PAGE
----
Inspiring Stories: Tanya’s Story

picture for BrendaI have the humble privilege to share Tanya’s Glanzman’s story of being an overcomer and survivor of childhood abuse, abandonment, and neglect.  Tanya is a remarkable woman.  She is a contributing writer for Circle of Friends Ministry each week and ministers to others through My Father’s Daughter Ministry.  as a speaker and writer.  She and her family live in Virginia.   Here is her story.

Both of my parents were addicted to both drugs and alcohol.  I had no recollection of my father who was my first abuser, and whose head my mother had put a gun to and told to “get out” when she caught him molesting me before age two.  I did however remember all too well my grandfather who was my last abuser and who killed himself ten days after I told that he had been molesting me for five years at the age of fifteen. He had always told me that if I MP900403070ever told he would die and it would be “all my fault”.  He was cruel, controlling and verbally abusive.

Between them I could remember five other men who had also sexually abused me.  Each taking from me what was not theirs, what they had no right to. These were men who had been invited by an addict into the life of an addict- and her daughter and who left their mark upon my life with the signature of the most horrendous offense of the soul.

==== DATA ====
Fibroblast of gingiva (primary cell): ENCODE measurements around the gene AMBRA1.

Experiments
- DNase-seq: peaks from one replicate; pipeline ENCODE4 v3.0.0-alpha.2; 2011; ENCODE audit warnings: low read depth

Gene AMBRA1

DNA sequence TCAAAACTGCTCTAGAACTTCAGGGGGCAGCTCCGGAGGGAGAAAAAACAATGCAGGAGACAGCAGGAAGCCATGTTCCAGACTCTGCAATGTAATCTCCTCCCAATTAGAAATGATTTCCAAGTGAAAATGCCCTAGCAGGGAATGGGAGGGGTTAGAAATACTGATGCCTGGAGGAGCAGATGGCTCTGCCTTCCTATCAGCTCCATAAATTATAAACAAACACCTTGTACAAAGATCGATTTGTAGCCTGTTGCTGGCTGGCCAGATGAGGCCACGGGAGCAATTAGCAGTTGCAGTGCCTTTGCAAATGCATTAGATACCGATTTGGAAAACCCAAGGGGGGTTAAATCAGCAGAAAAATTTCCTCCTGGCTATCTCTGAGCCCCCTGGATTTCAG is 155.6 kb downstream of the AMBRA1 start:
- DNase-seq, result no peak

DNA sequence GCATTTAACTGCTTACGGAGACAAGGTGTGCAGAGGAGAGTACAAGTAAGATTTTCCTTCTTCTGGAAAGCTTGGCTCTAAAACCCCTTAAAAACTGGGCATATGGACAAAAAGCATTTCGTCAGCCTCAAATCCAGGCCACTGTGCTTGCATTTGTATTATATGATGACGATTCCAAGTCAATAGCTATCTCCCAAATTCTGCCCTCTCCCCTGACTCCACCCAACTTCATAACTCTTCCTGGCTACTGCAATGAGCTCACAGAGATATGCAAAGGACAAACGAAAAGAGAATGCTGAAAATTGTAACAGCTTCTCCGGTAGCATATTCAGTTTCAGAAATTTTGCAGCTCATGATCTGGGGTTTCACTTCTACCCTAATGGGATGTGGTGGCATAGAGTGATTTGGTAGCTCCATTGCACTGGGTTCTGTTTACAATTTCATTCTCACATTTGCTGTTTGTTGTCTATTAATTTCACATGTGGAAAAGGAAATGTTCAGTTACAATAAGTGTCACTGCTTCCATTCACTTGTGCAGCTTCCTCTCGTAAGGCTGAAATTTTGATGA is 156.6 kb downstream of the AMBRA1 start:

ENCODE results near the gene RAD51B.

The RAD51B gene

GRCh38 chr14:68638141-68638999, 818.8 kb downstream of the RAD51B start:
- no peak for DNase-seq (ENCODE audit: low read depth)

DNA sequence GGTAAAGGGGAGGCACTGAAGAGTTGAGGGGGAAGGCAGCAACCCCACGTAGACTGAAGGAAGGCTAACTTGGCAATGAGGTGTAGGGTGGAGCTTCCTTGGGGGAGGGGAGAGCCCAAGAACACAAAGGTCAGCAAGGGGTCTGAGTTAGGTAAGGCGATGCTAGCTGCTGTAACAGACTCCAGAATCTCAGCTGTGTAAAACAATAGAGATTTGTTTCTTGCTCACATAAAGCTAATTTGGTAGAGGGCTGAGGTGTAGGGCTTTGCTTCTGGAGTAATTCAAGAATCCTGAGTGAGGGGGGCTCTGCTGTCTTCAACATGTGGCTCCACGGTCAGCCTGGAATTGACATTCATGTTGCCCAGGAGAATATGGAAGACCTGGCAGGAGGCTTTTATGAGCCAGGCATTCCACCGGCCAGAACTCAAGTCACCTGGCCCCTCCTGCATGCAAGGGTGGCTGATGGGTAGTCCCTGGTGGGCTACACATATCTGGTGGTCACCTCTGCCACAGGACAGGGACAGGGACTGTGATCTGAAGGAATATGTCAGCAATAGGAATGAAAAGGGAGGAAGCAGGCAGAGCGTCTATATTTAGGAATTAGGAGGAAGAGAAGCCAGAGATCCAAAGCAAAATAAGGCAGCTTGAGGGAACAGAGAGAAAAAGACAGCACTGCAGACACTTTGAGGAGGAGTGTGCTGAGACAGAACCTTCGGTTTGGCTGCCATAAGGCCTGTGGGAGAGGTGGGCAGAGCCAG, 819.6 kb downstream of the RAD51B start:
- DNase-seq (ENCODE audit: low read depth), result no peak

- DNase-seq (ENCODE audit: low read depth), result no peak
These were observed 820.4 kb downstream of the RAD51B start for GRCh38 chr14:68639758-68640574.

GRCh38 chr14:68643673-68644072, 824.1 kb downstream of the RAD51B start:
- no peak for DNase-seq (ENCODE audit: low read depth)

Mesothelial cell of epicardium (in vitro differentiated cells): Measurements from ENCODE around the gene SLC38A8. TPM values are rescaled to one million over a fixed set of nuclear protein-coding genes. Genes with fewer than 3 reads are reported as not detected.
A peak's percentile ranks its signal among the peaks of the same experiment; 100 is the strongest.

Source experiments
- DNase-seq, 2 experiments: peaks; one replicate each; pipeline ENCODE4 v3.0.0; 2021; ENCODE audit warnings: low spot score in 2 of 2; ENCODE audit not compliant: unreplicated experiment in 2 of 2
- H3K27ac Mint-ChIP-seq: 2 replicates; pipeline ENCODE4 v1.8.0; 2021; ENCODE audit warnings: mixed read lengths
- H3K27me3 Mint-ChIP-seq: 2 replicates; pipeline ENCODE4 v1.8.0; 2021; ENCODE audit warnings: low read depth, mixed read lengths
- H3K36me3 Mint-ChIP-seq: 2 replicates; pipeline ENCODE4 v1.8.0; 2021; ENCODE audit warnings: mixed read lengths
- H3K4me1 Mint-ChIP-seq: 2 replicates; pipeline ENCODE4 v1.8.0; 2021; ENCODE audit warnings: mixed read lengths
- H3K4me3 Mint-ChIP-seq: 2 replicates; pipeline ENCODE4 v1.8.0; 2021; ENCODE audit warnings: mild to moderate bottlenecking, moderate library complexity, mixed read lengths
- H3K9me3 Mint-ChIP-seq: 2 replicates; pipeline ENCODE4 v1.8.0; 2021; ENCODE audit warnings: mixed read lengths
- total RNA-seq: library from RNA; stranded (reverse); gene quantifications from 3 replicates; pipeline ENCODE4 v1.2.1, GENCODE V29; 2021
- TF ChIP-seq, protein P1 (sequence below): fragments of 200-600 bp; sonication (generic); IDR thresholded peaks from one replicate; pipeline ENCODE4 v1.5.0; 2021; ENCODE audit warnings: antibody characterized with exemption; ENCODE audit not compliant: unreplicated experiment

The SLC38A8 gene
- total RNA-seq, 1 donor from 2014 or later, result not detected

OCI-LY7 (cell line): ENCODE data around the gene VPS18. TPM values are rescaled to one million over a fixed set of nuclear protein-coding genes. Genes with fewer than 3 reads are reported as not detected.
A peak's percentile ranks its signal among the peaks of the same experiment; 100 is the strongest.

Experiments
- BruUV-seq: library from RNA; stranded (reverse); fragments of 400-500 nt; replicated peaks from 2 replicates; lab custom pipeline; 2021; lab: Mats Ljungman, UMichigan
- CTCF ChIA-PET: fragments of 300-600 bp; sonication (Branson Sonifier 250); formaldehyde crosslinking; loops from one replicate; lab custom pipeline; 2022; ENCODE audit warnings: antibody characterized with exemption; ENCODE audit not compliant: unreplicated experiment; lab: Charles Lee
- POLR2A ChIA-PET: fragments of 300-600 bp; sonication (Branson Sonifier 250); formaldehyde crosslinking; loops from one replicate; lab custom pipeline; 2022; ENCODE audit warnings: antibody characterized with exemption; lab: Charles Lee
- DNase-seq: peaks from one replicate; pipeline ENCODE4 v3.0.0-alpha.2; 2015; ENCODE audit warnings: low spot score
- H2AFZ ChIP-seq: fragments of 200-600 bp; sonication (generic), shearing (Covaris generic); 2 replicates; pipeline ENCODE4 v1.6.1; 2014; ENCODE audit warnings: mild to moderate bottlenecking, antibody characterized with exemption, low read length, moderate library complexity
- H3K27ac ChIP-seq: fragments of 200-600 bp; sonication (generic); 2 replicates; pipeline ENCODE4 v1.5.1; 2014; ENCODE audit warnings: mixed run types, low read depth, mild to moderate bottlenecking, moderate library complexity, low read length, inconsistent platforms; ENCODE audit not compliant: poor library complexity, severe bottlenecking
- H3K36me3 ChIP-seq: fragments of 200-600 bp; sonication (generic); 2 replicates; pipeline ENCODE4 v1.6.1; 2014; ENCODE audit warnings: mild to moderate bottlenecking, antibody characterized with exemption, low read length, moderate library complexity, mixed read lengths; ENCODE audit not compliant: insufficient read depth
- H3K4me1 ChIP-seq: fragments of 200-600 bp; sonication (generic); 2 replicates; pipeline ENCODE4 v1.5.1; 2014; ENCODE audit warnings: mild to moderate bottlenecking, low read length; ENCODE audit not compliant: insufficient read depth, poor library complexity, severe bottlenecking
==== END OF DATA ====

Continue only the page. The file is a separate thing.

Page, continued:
We learned to be a team my mother and I.  She was a functioning addict and I was her caretaker, confidant and most trusted friend.  Not only did I learn what was required to take care of her well, but also became quite sufficient at taking care of myself.  The gifts which characterize childhood such as innocence, purity and irresponsibility were never mine to possess or unwrap. 

At nine years old, my mother and I came out of the most horridly abusive relationship and the last that we had ever survived together. We spent a year living in a hotel room with a man that we were both deathly afraid of.  We each endured ritualistic control, physical and sexual abuse and torture.  I spent the majority of this year locked in a bathroom day in and day out while my mother was forced to make choices in the adjoining room that no one should ever be forced to make.Housekeeping Cart in Front of Motel Room